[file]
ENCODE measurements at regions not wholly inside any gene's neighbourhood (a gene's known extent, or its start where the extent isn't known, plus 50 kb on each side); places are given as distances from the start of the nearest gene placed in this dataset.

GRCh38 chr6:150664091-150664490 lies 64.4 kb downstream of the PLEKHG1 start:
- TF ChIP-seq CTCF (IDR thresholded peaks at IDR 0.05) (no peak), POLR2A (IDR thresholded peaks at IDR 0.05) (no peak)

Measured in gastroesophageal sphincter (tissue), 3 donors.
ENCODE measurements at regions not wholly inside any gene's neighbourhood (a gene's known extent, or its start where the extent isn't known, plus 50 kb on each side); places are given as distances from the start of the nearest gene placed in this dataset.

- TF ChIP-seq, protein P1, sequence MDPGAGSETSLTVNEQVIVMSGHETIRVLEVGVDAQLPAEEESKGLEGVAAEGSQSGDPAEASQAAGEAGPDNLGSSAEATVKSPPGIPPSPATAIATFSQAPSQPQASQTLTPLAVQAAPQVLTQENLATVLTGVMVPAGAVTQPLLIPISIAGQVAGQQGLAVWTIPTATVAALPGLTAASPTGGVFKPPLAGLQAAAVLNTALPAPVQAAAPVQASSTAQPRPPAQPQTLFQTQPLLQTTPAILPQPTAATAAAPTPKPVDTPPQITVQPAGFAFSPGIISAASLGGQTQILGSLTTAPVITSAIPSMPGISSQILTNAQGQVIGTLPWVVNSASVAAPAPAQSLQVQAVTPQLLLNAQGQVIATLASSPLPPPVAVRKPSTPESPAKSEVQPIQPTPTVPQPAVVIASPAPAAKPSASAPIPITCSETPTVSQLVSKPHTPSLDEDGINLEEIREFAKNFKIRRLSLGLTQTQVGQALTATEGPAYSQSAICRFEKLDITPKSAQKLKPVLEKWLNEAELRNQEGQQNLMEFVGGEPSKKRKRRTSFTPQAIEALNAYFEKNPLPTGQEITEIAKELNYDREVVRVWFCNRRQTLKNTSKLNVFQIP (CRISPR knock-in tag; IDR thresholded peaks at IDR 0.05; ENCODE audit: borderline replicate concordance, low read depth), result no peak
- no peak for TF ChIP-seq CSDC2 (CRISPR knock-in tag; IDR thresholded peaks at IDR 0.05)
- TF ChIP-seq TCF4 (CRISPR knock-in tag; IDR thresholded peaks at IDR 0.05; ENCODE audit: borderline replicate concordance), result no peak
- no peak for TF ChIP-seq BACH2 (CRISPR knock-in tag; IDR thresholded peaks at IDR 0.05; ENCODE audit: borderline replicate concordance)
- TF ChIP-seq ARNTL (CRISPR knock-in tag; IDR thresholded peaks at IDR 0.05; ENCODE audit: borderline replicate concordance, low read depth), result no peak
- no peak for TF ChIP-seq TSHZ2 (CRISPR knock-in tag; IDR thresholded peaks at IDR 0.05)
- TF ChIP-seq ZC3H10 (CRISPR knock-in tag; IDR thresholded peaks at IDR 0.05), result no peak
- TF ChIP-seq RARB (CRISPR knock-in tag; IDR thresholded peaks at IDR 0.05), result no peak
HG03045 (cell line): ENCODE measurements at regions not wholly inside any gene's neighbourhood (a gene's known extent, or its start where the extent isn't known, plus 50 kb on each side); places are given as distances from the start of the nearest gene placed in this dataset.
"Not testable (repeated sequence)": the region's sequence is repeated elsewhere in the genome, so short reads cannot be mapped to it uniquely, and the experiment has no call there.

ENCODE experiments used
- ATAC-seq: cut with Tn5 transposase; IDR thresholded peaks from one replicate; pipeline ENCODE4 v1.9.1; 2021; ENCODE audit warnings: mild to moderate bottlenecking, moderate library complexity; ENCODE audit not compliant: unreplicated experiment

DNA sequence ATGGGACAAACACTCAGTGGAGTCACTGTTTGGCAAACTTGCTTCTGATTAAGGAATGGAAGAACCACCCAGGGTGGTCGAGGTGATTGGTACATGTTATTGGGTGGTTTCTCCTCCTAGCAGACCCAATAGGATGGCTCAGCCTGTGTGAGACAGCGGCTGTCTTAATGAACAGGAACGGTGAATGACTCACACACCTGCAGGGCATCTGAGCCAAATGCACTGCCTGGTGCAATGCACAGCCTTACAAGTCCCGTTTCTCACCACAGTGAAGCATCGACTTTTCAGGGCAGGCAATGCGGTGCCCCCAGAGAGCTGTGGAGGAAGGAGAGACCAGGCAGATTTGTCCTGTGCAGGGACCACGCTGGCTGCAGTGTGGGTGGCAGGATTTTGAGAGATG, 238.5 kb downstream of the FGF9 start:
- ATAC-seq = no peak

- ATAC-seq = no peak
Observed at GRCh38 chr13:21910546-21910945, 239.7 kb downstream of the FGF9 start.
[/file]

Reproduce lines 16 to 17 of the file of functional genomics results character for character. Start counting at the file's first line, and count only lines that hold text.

ENCODE experiments used
- ATAC-seq: cut with Tn5 transposase; IDR thresholded peaks from one replicate; pipeline ENCODE4 v1.9.1; 2021; ENCODE audit warnings: mild to moderate bottlenecking, moderate library complexity; ENCODE audit not compliant: unreplicated experiment